Thursday, August 13, 2009

He Wasn't A Math Guy

Every writer is always looking for the thing that will make them a good writer. We all want the thing to come to us in a moment of inspiration and then, with the triumphant ending of a story/myth/fairytale, write happily and brilliantly ever after. But, alas, real writer life isn’t so wonderfully simple. There is no one thing that will suddenly make us infallible writers, that will make writing easy and without the inevitable difficulties every writer faces in almost every manuscript.

I was reading Nathan Bransford’s blog, an agent whose blog is full of good information, and I saw in the archives an interview with SE Hinton, the ground-breaking YA writer and also adult writer, whose first novel, The Outsider, was published when she was in her teens. It sold something like eight million copies. Surely, writing is easy for her. Au contraire. In the interview she talks about all the different methods she’s tried.

“I think I've tried every writing process there is, trying to find an easy way to write a novel. If I do find it, I'll publish it and retire. Sometimes I revise as I go. Once I used an outline. One time I thought in terms of movies and wrote scenes out of order, as they occurred to me, and stitched them together later. I wrote That Was Then, This Is Now, two pages a day and did almost no revision. I originally wrote Rumble Fish as a short story, did the novel, and threw that one away because it was too easy, and wrote it again with Rusty James as the narrator, which was not easy at all. The Outsiders was forty pages long, single-spaced, typed, in its first draft. The third draft was the one Marilyn (her agent) saw. The only thing I am sure of in my "process" is that it involves a lot of staring out the window.”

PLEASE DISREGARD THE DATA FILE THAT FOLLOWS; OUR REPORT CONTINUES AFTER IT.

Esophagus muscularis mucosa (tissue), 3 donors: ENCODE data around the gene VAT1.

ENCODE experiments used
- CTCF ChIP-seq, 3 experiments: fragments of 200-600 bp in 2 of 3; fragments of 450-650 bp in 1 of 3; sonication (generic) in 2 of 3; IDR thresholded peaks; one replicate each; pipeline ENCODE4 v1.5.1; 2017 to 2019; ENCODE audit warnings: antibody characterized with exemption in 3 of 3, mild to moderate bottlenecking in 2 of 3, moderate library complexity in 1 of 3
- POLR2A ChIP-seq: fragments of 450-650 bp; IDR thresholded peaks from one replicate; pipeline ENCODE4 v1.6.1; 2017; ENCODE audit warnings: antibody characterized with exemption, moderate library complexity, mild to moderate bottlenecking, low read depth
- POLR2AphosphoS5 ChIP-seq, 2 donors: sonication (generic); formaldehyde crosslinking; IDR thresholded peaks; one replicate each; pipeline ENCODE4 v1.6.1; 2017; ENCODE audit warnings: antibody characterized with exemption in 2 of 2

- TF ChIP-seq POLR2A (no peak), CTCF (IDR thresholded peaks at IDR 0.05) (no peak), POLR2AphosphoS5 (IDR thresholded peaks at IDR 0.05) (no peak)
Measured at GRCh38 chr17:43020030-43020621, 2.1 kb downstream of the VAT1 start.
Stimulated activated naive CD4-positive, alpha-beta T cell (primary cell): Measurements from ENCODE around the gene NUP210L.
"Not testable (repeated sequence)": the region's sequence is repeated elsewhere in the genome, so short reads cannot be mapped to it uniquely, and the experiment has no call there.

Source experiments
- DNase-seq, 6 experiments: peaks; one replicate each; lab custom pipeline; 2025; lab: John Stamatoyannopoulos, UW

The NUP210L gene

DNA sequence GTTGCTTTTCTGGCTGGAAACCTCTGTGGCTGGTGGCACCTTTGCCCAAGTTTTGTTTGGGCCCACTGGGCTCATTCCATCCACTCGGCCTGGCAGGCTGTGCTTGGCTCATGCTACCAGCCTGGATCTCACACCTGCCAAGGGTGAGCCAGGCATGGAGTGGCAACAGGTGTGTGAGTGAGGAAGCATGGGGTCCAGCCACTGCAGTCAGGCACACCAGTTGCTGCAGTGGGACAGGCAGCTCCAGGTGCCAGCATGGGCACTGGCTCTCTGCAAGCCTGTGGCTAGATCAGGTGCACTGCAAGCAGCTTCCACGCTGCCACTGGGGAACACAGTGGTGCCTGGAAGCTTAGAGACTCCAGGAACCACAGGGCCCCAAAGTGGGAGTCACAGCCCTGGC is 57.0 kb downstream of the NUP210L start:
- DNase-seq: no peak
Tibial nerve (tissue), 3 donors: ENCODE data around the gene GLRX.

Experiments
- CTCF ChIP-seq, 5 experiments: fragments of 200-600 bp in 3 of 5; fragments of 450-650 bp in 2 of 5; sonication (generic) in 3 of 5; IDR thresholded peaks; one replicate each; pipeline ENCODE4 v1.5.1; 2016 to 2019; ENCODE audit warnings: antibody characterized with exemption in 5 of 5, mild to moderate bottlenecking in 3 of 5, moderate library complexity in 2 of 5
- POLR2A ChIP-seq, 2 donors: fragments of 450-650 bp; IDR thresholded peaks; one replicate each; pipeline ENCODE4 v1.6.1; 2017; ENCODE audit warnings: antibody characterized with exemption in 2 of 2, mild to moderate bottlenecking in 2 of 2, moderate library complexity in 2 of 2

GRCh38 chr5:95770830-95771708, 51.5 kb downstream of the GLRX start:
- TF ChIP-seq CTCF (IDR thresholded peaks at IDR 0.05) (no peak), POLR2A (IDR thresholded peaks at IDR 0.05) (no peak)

There is no one thing that will make a person write well. There is no secret, no easy way, no hidden path that you take once and know ever after. Hard work. Dedication. Imagination. Sometimes inspiration. The slow and studied acquisition of skills. Luck. Determination. Perspiration. Faulkner’s recipe for writing success was “99% perspiration, 99% inspiration, and 99% determination.” Okay, so he wasn’t a math guy, but as a writer he usually got it right. Determination and perspiration are easily two-thirds of the battle.

Writing is a journey. Every time you begin a book is a journey; therefore, every book is different and presents different challenges. Like most journeys you’re bound to get lost in places. One of the great frustrations and also one of the great satisfactions of writing is that it’s different every time.


Anonymous said...

And while battling with all this perspiration etc, don't forget to breathe occasionally. :D

Brian Yansky said...

Absolutely. Breathing and bathing always good in such situations. I'll have to check out the movie Stardust. Read the book. Read most of Mr. Gaiman's books. I'm a big fan.